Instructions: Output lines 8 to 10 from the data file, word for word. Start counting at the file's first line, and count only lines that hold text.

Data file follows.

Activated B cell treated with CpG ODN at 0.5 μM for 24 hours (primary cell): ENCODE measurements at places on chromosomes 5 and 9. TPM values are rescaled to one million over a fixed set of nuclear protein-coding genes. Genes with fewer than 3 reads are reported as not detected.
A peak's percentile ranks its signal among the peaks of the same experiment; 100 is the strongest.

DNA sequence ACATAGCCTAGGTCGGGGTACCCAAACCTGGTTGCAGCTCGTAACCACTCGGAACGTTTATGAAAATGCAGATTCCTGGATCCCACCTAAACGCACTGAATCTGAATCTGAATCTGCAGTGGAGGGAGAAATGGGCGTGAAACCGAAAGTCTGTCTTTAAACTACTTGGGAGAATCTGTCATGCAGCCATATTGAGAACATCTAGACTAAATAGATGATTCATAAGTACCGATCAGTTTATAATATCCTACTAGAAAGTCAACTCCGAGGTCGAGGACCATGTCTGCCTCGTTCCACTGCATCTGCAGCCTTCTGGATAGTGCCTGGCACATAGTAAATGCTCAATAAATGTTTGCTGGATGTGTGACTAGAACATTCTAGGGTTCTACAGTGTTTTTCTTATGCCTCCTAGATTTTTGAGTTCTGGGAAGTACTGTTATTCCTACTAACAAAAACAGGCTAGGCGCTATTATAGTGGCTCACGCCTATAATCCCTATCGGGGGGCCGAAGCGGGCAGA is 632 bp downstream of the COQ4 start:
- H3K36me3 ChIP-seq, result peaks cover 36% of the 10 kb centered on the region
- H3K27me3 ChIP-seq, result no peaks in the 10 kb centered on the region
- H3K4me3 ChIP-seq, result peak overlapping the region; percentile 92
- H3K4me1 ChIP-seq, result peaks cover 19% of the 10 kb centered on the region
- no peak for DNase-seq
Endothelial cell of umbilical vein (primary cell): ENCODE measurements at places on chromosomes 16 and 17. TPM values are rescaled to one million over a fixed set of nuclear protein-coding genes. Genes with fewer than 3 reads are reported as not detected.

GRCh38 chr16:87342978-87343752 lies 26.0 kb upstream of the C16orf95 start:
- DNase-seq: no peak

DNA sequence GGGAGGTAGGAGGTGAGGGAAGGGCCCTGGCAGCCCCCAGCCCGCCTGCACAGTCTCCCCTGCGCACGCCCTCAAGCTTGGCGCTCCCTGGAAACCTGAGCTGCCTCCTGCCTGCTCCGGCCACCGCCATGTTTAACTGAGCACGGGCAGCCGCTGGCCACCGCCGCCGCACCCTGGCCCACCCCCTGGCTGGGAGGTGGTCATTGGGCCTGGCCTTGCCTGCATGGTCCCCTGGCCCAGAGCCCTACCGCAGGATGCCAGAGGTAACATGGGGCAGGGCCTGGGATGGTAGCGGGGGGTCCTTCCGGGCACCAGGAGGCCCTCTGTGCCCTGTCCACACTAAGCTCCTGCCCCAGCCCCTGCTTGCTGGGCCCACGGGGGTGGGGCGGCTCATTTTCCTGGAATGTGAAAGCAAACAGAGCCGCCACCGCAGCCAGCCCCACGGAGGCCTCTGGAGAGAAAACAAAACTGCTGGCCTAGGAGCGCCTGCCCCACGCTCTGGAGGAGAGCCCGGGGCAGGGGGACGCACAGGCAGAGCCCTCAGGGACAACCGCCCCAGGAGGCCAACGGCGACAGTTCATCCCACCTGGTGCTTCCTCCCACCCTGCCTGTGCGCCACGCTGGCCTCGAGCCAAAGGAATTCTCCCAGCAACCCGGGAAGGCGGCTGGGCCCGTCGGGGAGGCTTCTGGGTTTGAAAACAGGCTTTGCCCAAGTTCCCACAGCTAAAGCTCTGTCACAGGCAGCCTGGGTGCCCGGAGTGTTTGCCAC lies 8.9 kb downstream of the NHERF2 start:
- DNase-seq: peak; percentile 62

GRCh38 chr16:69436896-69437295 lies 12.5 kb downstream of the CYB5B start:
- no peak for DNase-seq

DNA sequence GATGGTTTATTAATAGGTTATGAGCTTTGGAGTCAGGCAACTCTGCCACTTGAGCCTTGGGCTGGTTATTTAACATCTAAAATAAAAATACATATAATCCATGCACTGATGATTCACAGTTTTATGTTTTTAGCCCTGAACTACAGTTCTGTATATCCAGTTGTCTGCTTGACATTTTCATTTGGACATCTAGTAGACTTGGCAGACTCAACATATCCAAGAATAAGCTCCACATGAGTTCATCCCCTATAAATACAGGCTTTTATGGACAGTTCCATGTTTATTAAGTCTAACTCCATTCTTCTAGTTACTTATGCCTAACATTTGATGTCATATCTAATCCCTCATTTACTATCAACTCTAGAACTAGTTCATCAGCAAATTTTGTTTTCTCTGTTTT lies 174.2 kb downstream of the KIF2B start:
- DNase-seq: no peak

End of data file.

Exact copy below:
- no peak for DNase-seq
Endothelial cell of umbilical vein (primary cell): ENCODE measurements at places on chromosomes 16 and 17. TPM values are rescaled to one million over a fixed set of nuclear protein-coding genes. Genes with fewer than 3 reads are reported as not detected.

GRCh38 chr16:87342978-87343752 lies 26.0 kb upstream of the C16orf95 start: